In a recent interview, Donatella Versace made a very poignant statement: “When something never changes, it’s not relevant anymore, and the most important thing is to keep fashion relevant.” For centuries, fashion has stagnated along elitist lines. Gatekeepers at publishing houses dictated the trends – from “who’s in” as a designer, to what to wear every season. Even after the Internet disrupted all levels of society and all forms of communication, the fashion industry marched stalwartly on. In refusing to evolve, fashion was on the verge of signing the death warrant on its own relevancy. However, myriad factors are now urging rapid change.
A new generation of informed consumers are now requiring accountability from the brands they buy. Cancel culture has disrupted the ability for bad actors to get away with bad behaviors, and shined a light on the darkness surrounding formerly acceptable practices within the fashion industry – from how it treats its models and how it pays its workers to how toxic its manufacturing efforts are to the planet. A pandemic showed the dire need for brands to embrace e-commerce globally and prompted a rise of digital experiences in place of the traditional physical show format. However, the greatest change has come from consumer behavior in response to the Black Lives Matter protests that swept the globe in June, and have continued to demand real change at all political, social, and retail levels.
In an exclusive interview with Savoir Flair last year, Pyer Moss designer Kerby Jean-Raymond illuminated the deep-rooted issue with how the fashion industry has treated its Black consumers, saying, “We’ve been marketed to in a way that specifically says, ‘I’m going to show you what you can never be.’” He’s completely right. The luxury sector in particular has long been guilty of exploiting Black culture, while simultaneously acting as a barrier to Black consumers by treating them as undesirable. In internal memos, they were labeled as ‘non-target customers’. In an expose on how the fashion industry initially failed to respond to the Black Lives Matter movement, we noted, “The reality is, the black market is a significant part of luxury spending, worth more than one trillion dollars in America alone, according to Nielsen’s 2019 Diverse Intelligence Series (DIS) Report. Black people outspend their white counterparts by more than 28% on luxury goods.”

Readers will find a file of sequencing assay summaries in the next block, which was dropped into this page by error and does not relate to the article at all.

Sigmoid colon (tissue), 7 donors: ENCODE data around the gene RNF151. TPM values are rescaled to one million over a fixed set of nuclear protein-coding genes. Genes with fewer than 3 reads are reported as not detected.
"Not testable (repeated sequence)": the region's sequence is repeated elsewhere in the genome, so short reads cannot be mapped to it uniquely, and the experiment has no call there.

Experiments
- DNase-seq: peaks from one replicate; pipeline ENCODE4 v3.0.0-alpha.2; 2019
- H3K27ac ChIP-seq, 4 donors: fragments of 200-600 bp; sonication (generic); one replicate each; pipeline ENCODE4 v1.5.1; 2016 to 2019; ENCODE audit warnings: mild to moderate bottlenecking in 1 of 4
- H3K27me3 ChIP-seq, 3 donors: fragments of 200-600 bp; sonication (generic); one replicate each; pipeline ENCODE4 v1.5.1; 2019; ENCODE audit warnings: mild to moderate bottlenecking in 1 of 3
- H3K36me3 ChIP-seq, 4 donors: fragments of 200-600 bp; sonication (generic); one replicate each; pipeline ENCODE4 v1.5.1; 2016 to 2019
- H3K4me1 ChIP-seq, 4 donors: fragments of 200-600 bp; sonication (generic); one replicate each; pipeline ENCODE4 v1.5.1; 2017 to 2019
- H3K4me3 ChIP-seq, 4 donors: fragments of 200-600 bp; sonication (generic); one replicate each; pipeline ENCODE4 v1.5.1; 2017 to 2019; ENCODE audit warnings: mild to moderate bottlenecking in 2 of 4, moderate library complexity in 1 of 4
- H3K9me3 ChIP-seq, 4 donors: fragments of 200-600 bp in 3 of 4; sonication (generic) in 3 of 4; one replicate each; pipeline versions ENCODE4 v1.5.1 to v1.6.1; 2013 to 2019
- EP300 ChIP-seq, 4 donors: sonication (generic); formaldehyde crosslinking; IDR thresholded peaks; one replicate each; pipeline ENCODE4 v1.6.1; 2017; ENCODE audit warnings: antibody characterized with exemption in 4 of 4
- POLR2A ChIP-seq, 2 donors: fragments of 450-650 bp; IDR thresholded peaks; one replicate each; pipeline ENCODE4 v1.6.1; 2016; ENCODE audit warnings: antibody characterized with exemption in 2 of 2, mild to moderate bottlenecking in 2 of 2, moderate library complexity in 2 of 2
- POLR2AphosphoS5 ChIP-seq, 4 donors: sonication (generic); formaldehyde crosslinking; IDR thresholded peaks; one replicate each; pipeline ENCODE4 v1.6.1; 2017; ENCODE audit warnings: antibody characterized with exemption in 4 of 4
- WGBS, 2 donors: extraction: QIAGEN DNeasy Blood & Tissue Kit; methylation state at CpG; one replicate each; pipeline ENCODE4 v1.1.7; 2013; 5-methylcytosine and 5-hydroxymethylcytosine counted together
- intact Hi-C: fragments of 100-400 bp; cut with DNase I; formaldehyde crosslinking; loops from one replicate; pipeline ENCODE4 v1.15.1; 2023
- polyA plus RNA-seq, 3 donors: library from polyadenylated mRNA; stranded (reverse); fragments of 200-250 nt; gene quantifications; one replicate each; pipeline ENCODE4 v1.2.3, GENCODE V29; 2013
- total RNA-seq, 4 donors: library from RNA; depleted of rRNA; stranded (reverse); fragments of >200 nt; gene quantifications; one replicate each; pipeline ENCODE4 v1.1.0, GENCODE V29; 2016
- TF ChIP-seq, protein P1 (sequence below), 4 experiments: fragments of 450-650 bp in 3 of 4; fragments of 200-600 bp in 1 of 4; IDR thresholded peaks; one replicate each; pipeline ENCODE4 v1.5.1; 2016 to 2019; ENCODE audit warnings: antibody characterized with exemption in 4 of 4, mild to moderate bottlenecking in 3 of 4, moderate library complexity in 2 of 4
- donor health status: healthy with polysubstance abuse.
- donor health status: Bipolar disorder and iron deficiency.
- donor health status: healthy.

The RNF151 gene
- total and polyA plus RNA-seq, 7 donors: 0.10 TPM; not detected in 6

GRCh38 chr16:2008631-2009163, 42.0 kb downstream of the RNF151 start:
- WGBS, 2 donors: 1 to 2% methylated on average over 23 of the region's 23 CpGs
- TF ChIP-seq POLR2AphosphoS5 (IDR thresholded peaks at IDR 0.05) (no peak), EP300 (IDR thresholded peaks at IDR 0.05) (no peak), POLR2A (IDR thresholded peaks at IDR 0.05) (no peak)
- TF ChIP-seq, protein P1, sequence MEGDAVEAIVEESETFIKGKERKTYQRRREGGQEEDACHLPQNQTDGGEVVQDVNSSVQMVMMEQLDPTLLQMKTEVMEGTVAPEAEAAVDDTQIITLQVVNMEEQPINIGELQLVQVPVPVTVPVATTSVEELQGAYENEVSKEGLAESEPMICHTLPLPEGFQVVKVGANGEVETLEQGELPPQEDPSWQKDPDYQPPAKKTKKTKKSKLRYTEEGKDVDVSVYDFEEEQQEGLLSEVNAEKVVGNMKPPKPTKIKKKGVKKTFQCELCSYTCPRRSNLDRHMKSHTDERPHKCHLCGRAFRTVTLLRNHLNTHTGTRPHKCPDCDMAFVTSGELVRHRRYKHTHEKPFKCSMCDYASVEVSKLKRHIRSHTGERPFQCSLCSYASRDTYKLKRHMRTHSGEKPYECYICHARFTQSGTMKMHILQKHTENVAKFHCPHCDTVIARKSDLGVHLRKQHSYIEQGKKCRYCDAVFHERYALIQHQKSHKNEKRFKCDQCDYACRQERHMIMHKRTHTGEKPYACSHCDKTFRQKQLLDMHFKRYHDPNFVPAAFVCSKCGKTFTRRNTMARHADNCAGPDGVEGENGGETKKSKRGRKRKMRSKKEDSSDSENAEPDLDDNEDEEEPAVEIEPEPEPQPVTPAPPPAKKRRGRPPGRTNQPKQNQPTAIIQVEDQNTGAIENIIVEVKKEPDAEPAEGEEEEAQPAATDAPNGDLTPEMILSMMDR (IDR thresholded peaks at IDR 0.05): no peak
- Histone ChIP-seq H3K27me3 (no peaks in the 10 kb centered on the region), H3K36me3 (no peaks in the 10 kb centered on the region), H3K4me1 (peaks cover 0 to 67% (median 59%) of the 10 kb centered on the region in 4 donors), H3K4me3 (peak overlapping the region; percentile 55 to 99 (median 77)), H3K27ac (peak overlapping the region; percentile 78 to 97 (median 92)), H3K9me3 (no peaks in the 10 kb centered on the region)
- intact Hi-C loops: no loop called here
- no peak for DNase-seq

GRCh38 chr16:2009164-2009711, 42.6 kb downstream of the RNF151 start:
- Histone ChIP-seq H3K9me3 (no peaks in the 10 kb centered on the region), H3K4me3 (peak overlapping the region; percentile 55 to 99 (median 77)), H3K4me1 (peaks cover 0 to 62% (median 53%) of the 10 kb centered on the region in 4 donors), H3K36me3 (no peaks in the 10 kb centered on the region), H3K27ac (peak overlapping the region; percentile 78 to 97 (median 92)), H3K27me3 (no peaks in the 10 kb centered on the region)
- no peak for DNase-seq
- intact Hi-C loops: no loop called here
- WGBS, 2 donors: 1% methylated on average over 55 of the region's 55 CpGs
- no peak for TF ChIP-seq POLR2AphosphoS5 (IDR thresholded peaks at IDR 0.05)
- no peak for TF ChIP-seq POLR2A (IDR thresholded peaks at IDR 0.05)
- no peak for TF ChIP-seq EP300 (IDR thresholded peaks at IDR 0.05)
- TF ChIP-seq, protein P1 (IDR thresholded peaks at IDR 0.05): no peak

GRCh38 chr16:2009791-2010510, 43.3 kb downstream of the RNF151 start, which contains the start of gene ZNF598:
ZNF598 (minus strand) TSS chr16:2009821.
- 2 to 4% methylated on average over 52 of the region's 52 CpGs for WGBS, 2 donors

As the Spring/Summer 2021 shows begin, we’ve noted that both sustainability and diversity have been centralized messages. However, stringent efforts have become to speak inclusively, one of the most radical acts you can do as a consumer is to support BIPOC brands directly. With new Fall/Winter 2020 collections hitting the retail shelves at black and indigenous-owned brands like Brother Vellies, Hanifa, William Okpo, and Sergio Hudson, there are plenty of ways to both support these designers and update your seasonal wardrobe.
Below, you’ll find our top 20 picks from some of the coolest BIPOC fashion designers on the market right now.